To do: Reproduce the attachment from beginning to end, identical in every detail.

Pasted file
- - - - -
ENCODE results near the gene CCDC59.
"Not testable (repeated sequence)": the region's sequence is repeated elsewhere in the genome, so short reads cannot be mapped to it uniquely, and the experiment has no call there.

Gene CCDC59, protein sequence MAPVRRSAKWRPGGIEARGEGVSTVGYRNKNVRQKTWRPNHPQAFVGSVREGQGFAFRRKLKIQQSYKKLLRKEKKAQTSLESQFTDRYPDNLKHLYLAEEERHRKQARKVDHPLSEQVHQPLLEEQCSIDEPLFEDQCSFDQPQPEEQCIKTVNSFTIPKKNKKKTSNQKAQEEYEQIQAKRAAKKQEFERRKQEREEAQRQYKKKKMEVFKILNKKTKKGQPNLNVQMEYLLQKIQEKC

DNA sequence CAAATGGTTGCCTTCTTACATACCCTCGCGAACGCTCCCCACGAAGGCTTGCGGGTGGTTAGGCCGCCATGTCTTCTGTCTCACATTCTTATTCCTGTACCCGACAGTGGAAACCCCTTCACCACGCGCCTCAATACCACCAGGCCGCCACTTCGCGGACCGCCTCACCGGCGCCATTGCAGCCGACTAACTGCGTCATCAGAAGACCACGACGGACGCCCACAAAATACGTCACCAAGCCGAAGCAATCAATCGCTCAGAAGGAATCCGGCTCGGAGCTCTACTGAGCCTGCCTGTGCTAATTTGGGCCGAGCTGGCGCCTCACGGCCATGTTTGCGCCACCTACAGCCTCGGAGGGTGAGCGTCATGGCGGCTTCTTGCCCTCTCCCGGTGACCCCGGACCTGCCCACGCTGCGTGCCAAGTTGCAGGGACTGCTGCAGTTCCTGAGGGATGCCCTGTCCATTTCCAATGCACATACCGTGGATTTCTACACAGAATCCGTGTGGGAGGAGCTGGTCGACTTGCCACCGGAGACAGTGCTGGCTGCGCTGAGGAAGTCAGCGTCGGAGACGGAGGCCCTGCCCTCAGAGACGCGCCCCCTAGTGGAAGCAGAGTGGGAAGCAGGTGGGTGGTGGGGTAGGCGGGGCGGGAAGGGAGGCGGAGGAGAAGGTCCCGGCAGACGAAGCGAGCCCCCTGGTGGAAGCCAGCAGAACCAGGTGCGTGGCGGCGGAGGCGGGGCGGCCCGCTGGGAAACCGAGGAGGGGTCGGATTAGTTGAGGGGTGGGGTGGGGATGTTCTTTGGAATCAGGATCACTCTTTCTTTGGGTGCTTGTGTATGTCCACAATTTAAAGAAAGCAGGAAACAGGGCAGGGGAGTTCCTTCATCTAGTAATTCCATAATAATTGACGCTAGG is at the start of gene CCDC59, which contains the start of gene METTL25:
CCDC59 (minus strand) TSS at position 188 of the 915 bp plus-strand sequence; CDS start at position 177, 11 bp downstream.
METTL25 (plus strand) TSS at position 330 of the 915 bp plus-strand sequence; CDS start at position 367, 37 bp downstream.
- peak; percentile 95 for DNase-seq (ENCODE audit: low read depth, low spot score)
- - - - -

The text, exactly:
ENCODE results near the gene CCDC59.
"Not testable (repeated sequence)": the region's sequence is repeated elsewhere in the genome, so short reads cannot be mapped to it uniquely, and the experiment has no call there.

Gene CCDC59, protein sequence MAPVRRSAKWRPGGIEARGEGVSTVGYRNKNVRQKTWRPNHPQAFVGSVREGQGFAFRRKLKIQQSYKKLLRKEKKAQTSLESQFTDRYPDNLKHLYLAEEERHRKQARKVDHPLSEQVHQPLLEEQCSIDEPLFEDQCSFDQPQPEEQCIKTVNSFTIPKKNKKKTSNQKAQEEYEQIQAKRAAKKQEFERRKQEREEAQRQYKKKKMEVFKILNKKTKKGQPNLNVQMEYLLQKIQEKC

DNA sequence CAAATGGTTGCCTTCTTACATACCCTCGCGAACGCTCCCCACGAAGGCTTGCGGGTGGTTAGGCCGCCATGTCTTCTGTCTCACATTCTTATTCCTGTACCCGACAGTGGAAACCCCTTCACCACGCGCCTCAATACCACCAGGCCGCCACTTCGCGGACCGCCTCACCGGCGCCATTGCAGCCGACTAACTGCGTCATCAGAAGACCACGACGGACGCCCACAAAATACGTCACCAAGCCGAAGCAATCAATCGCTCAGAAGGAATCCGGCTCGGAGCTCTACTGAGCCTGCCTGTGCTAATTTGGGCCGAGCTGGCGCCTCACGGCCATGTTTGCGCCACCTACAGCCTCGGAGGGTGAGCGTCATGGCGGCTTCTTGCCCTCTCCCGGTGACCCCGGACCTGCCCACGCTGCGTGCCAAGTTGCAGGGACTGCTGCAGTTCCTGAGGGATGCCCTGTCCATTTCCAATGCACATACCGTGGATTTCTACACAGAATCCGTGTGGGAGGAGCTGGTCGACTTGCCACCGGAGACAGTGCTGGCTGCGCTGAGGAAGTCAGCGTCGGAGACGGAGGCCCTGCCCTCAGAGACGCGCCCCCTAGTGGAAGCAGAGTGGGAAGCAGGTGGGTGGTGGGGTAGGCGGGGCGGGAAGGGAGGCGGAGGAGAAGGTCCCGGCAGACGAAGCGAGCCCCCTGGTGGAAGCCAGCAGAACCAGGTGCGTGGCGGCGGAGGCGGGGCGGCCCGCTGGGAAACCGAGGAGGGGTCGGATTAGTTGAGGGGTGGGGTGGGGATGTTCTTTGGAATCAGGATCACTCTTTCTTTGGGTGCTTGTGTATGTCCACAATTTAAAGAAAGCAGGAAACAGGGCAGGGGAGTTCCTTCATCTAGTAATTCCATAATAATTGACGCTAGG is at the start of gene CCDC59, which contains the start of gene METTL25:
CCDC59 (minus strand) TSS at position 188 of the 915 bp plus-strand sequence; CDS start at position 177, 11 bp downstream.
METTL25 (plus strand) TSS at position 330 of the 915 bp plus-strand sequence; CDS start at position 367, 37 bp downstream.
- peak; percentile 95 for DNase-seq (ENCODE audit: low read depth, low spot score)